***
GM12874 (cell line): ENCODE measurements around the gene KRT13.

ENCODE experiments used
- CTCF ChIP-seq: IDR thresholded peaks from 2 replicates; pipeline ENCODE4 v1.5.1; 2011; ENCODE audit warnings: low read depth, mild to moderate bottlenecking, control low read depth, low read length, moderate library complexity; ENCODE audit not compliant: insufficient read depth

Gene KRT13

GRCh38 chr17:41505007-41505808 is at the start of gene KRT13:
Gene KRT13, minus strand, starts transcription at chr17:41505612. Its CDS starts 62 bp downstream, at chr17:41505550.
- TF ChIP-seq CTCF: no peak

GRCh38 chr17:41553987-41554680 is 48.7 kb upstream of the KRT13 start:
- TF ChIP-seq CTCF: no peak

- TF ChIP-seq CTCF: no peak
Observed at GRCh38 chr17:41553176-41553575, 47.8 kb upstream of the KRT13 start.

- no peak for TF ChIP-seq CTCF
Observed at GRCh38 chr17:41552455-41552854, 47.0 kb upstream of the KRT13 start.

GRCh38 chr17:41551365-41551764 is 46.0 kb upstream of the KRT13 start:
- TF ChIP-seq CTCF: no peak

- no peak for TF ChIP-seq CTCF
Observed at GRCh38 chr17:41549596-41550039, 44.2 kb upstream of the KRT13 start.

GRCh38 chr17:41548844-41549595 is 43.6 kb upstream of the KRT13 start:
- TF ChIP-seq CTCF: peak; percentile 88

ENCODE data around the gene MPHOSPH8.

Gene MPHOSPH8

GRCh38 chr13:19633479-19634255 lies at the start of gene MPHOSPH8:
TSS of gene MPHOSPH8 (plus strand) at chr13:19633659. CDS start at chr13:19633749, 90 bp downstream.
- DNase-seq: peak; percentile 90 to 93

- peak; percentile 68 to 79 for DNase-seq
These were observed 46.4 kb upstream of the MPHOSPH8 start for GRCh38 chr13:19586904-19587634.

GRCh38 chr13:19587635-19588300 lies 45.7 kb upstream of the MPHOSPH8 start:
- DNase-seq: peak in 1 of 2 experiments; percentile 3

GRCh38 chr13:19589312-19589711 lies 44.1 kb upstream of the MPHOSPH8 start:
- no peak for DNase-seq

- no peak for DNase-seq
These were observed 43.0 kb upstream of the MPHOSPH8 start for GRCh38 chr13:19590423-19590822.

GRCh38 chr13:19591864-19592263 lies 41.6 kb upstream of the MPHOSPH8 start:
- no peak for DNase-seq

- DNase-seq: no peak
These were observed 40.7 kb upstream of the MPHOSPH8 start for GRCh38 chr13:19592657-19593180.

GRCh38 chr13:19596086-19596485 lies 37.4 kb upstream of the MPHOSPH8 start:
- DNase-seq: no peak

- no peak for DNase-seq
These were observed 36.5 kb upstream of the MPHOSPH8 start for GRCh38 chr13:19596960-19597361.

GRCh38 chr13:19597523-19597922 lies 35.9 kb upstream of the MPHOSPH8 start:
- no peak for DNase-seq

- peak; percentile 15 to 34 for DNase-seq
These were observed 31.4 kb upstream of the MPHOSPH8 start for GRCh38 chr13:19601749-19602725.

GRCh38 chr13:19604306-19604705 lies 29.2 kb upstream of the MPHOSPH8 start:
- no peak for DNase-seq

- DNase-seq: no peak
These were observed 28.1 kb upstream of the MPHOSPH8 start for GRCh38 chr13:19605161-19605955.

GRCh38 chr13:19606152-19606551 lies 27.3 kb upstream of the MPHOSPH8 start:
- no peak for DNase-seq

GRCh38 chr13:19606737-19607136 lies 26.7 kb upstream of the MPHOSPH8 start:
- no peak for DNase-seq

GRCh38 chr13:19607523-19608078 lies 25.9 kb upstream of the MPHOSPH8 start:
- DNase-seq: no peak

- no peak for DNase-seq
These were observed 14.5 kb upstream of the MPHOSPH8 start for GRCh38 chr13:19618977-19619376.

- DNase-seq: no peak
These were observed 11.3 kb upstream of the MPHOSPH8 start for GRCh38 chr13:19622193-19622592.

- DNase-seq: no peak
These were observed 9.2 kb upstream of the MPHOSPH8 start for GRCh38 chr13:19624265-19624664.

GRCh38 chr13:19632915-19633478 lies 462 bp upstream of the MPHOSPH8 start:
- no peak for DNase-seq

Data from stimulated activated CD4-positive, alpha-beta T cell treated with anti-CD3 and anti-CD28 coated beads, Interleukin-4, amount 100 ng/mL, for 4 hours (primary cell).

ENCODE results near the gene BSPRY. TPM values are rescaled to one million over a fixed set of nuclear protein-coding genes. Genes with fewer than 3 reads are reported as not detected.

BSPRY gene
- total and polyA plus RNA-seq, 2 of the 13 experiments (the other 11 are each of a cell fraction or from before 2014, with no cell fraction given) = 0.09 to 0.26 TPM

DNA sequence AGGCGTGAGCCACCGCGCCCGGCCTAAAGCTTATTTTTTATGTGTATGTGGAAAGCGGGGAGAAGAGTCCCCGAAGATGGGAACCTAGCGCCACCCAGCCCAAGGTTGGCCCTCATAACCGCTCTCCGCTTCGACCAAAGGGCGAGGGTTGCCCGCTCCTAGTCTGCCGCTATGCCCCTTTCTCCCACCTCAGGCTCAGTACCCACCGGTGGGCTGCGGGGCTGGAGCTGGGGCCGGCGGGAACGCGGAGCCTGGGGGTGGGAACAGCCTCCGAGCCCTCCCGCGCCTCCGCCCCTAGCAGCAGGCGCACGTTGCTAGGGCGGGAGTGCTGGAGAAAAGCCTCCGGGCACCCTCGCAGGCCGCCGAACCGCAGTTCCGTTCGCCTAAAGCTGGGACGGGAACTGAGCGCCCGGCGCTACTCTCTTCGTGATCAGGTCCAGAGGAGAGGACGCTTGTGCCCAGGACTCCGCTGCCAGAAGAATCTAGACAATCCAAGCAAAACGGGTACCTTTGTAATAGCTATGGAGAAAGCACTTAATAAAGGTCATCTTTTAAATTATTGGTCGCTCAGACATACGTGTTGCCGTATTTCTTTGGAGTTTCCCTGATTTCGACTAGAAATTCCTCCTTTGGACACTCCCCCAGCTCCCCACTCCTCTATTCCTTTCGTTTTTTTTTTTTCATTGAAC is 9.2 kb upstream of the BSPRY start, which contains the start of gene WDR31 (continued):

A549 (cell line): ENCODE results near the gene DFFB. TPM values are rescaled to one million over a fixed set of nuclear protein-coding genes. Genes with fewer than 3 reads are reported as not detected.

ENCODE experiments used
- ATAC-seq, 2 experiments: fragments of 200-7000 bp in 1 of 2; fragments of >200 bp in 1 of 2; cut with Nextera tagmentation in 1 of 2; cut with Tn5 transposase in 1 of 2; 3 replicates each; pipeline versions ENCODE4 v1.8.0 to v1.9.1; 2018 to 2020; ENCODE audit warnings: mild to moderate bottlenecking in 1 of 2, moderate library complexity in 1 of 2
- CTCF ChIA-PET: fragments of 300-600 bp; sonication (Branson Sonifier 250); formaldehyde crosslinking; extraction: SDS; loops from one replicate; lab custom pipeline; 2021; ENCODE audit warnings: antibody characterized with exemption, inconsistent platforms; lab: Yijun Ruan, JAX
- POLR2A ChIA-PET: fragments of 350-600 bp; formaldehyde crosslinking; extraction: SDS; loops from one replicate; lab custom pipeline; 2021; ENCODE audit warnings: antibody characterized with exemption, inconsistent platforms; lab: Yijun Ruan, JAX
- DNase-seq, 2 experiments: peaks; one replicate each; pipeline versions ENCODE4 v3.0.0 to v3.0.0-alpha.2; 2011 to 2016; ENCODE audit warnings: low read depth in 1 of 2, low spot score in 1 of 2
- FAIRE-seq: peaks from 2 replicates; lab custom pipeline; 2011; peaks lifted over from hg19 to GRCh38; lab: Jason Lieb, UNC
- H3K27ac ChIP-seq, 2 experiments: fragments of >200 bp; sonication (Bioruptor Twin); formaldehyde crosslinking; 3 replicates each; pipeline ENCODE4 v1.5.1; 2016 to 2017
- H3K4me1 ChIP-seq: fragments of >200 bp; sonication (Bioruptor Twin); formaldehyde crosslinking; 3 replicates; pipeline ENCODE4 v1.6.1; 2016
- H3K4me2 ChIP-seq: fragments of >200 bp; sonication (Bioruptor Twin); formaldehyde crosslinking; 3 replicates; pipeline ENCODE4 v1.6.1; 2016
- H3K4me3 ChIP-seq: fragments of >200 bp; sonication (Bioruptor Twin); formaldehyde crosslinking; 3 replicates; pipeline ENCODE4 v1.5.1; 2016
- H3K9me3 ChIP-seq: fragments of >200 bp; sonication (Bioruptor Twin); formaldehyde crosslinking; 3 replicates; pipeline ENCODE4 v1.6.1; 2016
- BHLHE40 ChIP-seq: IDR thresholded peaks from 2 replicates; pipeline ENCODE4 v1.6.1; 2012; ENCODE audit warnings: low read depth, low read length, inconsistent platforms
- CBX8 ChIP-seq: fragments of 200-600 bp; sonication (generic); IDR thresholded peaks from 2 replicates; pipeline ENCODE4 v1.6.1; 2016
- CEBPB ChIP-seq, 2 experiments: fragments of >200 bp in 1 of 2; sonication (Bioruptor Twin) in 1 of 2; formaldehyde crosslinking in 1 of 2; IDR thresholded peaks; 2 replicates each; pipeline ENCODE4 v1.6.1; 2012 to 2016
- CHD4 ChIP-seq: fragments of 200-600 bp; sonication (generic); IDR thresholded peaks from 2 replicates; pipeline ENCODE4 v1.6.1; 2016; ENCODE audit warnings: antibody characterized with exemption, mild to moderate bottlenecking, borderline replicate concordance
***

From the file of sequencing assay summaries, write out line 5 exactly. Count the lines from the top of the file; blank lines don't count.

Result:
GRCh38 chr17:41505007-41505808 is at the start of gene KRT13: